Shoveling roofs gets old long before it gets finished. Structurally ours don't need it yet, but Twelve Days of Hell starts Wednesday. If we get a big storm we could be in trouble. Even if we just get six inches over and over we could be screwed*. I won't have a day off to do anything about it until February 25.
When I shovel a roof I borrow a bit of mountaineering technology to belay myself against a nasty fall. I know that makes me less manly than legendary New England snow removers like Stumpy Edwards, Gimpy Coleman and Wheelchair McWilliams, but I have my own style.
Tying off my old climbing rope to convenient trees, I run it over the ridge of either of the roofs I might need to clear, and pull a loop through a Sticht plate hooked to my harness. I can pull tight whichever half of the rope I want for the side of the roof I'm on.
I warmed up with a spot of unbelayed soloing on the relatively flat top of the woodshed. It has the weakest roof support, so it really needs to be cleared. With the driveway glaciers as big as they are, I can step right onto the woodshed roof, which isn't more than about seven feet high at the high side anyway.
The real work began on the North Face of the Garage. Layers of crust held up to hard jabs with the shovel. The whole layer cake was about two feet thick anyway. I carved out a small square at the top of the ladder, snugged the belay line and dug in.
Once a clearing is established, I snug up the belay line so it will stop me from going all the way off the edge of the roof, but allow me to slide freely when I cut a big block loose from the main mass and ride it down to shove it off into the abyss. With the Sticht plate tied off and the loop of the half hitch clipped into the carabiner that holds the bight going through the belay, I have both hands free.
Things went faster on the South Face. You can learn a lot about mountain snows by looking at how snow acts on a roof. You have different pitches and exposures, combined with the different storms themselves and the temperature swings that may have modified the snowpack. Clearing a roof you try to start a controlled avalanche. On the 45-degree pitch of the steeper roof I have not had to intervene. Above 30 degree angles slopes get increasingly unstable, but the real action starts at 45 and above. Enough comes off the high roof by itself to keep me from having to scale it. Without crampons it would be dicey, even with a belay.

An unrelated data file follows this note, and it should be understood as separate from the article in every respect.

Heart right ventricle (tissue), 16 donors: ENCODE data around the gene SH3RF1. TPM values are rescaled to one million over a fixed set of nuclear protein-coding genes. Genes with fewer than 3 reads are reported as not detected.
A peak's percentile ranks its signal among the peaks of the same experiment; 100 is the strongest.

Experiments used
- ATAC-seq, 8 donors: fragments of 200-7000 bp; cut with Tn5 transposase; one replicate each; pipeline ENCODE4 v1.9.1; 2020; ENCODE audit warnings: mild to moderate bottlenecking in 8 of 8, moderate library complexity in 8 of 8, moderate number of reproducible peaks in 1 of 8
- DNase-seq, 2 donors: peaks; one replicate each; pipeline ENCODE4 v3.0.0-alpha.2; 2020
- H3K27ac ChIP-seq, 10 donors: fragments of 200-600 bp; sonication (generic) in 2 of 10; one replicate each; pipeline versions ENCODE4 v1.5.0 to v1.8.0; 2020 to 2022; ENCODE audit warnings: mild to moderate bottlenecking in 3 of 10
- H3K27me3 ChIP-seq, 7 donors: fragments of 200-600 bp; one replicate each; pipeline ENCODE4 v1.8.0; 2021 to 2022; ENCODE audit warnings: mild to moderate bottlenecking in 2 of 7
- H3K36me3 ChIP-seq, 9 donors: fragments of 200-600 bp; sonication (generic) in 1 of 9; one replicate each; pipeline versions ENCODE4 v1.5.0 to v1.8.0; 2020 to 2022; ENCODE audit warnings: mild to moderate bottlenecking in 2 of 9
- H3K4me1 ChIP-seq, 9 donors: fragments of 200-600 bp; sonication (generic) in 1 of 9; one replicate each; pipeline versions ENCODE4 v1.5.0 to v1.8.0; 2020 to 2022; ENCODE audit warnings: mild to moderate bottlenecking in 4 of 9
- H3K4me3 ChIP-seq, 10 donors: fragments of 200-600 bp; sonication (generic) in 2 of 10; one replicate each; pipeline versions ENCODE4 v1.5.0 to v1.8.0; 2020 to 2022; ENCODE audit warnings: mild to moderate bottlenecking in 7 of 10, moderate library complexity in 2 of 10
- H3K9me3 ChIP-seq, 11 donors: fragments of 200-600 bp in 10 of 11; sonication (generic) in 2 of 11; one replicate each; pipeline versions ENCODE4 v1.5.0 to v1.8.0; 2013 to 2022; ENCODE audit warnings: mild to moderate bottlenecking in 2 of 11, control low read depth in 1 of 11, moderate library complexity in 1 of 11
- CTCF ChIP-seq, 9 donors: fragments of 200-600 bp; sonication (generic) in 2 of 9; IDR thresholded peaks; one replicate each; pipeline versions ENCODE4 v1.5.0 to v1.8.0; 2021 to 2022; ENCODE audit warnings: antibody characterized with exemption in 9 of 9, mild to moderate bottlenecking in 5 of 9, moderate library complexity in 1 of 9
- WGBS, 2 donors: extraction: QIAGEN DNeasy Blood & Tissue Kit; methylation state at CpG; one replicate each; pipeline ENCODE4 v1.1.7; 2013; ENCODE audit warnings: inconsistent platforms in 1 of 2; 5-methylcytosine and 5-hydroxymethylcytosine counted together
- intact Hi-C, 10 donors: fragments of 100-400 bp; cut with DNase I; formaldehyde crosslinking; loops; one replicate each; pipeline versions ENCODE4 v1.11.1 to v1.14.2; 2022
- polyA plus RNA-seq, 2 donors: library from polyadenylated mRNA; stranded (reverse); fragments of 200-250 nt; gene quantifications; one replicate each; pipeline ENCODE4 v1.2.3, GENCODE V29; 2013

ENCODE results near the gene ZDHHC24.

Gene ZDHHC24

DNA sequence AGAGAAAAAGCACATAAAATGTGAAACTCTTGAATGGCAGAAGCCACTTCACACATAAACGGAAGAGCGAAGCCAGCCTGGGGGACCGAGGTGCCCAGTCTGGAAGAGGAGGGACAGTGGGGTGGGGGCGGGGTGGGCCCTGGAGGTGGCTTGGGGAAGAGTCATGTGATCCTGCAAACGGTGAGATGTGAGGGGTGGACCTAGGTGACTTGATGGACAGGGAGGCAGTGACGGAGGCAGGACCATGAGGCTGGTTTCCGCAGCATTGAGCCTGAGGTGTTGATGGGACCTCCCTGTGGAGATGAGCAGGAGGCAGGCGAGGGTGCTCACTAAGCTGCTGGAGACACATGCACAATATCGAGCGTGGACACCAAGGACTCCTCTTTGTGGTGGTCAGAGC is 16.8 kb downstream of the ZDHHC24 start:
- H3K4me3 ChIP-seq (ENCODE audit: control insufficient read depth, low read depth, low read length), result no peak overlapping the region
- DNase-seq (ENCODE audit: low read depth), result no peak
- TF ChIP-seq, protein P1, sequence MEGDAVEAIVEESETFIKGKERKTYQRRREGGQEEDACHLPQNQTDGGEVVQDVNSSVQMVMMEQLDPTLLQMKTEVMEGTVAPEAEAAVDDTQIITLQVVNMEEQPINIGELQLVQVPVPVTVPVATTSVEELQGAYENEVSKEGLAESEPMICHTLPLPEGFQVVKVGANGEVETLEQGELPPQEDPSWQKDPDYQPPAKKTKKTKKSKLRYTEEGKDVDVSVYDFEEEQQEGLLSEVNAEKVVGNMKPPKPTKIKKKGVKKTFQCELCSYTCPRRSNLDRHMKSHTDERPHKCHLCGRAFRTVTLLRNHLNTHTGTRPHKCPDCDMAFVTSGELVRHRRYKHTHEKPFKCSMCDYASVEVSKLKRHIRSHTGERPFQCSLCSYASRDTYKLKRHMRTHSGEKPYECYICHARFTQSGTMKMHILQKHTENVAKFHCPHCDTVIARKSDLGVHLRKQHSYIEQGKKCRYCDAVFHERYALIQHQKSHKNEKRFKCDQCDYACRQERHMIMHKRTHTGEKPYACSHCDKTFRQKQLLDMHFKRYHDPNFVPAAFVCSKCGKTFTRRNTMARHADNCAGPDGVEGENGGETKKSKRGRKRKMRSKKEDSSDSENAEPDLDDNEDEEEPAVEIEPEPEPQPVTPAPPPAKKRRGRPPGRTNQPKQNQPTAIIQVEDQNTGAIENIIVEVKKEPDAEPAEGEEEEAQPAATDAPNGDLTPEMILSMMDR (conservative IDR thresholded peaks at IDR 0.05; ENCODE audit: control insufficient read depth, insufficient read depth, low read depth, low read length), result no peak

The whole thing feels a lot like ice climbing. I get hot and sweaty while working, but chill rapidly when stopping to deal with the belay. At least I don't have to stop for as long as it would take a partner to follow the pitch and lead the next one.
Strong winds blew snow bombs out of the trees overhead. In milder weather I could wear just a light shirt while shoveling and have a jacket handy to throw on while I did rope tricks. With wind gusts and spindrift it was a better idea to stew inside the shell gear today.
After I clambered down from the garage roof I still had to tidy up stray chunks and shovel a trench to the garage door so we can get in.
In big winters we live in a snow fort.
Tomorrow morning I'll tackle the lower house roof. Snow this deep starts to make this house feel like a small boat going onto big water. The swells of white don't lap at the windowsills yet, but not far from the house they crest higher.
*I know, six inches over and over is the definition of screwed. My words are always carefully chosen, except when they aren't.